Goldman Sachs – Euro to Strengthen Against the Swiss Franc

June 6, 2021
Goldman Sachs – Euro to Strengthen Against the Swiss Franc June 6, 2021 Lennox Hamilton

The Swiss franc has regained the lost ground against the greenback, the euro and the pound in the first-quarter, even though Goldman Sachs and UBS has opined that it has created a notable investment opportunity in the EUR/CHF exchange pair.

The safe-haven franc of Switzerland stood as the second worst performing developed economy currency for this year even though at a considerably lower margin than it was only some weeks before, with the rebound happening as and after the euro hit its nadir in early April following a cumbersome first-quarter.

The Euro-Dollar exchange rate has subsequently rebounded from the lows recorded in April, and rest of the major currencies in the region have gained in tandem with optimism over the Eurozone economy, which may reason why Switzerland’s Franc has also strengthened, even though it has perplexed analysts. “Versus this background, the Swiss Franc – Europe’s safe-haven currency – has really been trading firmer against both the Dollar and the Euro,” states Michael Cahill, a Goldman Sachs G10 FX analyst.

“CHF devaluation in Q1 was likely exacerbated by investors adopting it as a financing currency during the real rate selloff, in our opinion. In that scenario, it’s natural to see the CHF selloff recovering as rates backtrack, but we believe this recovery is counter to fundamental factors,” Cahill says.

Cahill and the Goldman Sachs team recommended this week that investors sell the Franc and purchase the Euro instead, noting an inconsistency between the Euro’s safe-haven qualities and recent events in the Eurozone’s neighbor, where vaccines and accessible supplies are rapidly expanding.

The better-than-anticipated pace of vaccination has enabled the economy to reopen before what is broadly regarded as a summer of rebound. Moritz Diller, an analyst at UBS opined that the EUR/CHF is expected to rally up to 1.14, with the franc once again be utilized as a “funding currency” so that investors will have yields or impressive price return. Diller further stated that the Swiss franc stays extremely strong in spite of relatively better developments and increasing capital into Europe. Basically, the franc should turn weaker.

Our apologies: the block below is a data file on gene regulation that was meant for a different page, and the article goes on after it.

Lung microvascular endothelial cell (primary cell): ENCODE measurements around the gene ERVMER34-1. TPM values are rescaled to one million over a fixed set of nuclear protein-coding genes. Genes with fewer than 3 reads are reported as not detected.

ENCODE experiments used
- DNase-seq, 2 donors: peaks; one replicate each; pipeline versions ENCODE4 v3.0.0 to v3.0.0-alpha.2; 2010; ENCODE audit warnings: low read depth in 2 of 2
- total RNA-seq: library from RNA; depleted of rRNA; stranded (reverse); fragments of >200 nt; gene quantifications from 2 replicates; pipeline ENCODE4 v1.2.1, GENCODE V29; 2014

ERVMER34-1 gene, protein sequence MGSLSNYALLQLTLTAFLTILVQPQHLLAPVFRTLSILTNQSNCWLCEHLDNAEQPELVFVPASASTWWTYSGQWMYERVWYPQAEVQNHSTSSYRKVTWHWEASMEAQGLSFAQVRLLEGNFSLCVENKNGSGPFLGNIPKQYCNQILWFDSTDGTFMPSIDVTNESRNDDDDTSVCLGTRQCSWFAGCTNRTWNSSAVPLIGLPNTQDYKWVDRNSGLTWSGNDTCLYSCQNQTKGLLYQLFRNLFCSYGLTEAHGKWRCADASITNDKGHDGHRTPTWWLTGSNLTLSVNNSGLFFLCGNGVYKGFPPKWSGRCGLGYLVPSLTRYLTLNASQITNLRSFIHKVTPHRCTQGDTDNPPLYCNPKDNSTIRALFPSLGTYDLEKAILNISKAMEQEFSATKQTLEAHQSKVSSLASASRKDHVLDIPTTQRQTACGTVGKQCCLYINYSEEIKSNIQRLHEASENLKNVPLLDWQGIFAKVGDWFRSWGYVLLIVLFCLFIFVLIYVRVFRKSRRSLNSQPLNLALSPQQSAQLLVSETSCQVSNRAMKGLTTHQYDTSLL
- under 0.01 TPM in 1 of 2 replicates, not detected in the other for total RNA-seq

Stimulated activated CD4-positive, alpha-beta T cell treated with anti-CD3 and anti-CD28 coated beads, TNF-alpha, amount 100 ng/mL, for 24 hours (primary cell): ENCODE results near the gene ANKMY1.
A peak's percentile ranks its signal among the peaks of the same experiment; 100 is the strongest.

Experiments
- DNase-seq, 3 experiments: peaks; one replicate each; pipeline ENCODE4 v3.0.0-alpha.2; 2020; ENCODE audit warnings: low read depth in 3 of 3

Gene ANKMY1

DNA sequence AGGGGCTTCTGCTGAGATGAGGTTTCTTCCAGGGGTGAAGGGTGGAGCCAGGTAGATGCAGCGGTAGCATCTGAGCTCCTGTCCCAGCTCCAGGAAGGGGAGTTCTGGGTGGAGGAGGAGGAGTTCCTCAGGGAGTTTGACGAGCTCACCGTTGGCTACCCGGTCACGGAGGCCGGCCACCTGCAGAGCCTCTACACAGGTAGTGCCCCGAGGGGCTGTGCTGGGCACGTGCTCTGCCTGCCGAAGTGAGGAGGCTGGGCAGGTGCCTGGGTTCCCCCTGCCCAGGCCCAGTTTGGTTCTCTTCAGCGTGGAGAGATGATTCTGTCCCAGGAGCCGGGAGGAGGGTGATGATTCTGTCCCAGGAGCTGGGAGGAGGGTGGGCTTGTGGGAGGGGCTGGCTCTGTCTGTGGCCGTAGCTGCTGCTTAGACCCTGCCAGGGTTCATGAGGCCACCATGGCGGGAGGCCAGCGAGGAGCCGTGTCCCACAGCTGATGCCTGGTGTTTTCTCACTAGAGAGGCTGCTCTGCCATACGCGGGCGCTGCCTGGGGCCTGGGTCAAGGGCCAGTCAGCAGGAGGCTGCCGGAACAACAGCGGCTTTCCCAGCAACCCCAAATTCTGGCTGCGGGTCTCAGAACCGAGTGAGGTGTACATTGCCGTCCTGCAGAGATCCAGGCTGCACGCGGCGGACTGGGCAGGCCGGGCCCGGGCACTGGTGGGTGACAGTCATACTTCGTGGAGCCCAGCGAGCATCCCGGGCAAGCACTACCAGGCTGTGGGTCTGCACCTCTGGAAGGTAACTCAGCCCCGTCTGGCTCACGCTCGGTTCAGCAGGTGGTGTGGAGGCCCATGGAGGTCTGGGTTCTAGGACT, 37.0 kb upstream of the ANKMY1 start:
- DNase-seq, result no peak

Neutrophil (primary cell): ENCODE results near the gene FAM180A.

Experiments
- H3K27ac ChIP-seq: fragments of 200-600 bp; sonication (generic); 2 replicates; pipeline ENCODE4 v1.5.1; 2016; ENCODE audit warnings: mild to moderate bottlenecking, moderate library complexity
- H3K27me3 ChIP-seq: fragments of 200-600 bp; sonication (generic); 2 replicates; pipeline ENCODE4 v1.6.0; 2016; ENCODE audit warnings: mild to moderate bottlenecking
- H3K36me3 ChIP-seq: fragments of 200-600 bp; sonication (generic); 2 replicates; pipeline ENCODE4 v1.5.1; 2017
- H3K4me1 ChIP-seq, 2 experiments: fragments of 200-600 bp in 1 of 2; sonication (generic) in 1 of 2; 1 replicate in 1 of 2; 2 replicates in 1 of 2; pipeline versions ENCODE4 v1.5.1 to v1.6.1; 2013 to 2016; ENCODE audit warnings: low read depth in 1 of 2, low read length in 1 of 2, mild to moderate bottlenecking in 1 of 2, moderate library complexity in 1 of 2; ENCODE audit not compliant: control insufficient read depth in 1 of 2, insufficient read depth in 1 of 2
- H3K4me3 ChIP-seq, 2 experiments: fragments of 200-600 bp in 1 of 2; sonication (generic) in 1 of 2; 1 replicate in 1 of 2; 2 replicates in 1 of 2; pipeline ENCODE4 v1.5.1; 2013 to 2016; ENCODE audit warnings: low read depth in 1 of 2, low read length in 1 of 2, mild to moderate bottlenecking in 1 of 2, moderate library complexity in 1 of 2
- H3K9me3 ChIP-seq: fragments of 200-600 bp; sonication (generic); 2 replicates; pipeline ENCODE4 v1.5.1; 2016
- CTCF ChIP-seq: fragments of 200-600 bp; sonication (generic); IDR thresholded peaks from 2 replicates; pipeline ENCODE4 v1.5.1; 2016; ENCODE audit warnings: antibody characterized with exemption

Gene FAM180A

Diller further states that the most important factor is local population who are extremely unwilling to shift funds overseas. The SNB’s jolt of stop supporting 1.20 floor price in 2014 continues to considerably boost holdings of domestic assets. The country’s legal tender was mostly under pressure in the first-quarter, in addition to the Euro, while the greenback, the pound and commodity currencies such as the Canadian dollar gained strength.

All of this was facilitated by a combination of rapid success in vaccination people against the coronavirus, increased commodity prices, and change in rhetoric and also policy views by the central banks involved. However, the potential landscape has evolved in recent months, with European countries and economies narrowing the gap on vaccines and economic prospects, while Sterling, the Canadian Loonie, and the US Dollar all lost steam.

And although this is widely seen as supportive of the Euro; neither Goldman Sachs nor UBS are convinced that it should be in any way helpful to the Swiss Franc. “To entice outflows, confidence in the global (and particularly European) outlook likely needs to broaden further. We think this may be imminent as Europe’s fiscal and reopening led growth acceleration becomes more obvious, expectations about ECB tapering rise and the dollar’s downward momentum resumes,” UBS’ Diller says.

“As the foregoing factors are priced in, we expect leveraged positions to push EURCHF around 1.13-14,” Diller says.

Analysts refer to the Swiss Franc as a “funding currency” as it has the lowest cash rate worldwide, allowing it to be borrowed inexpensively and then resold to finance theoretically more lucrative bets on currencies that at least appear to offer greater returns.

In the meantime, the Swiss National Bank’s (SNB) strategy of utilizing Forex market interventions to safeguard or on the contrary assist in achieving its inflation objective has turned Swiss exchange rates an unattractive counter for several traders.

The central bank policymakers have not succeeded in attaining vaguely determined inflation and economic goals for many years and partly due to the franc that continues to be extremely overvalued by the market and limits the SNB from attaining its objectives by offering nearly non-stop benefits of Swiss imports.

Goldman Sachs’ Cahill suggest investors to capitalize on the likely rally by taking long position in the EUR/CHF counter with a target price of 1.14.

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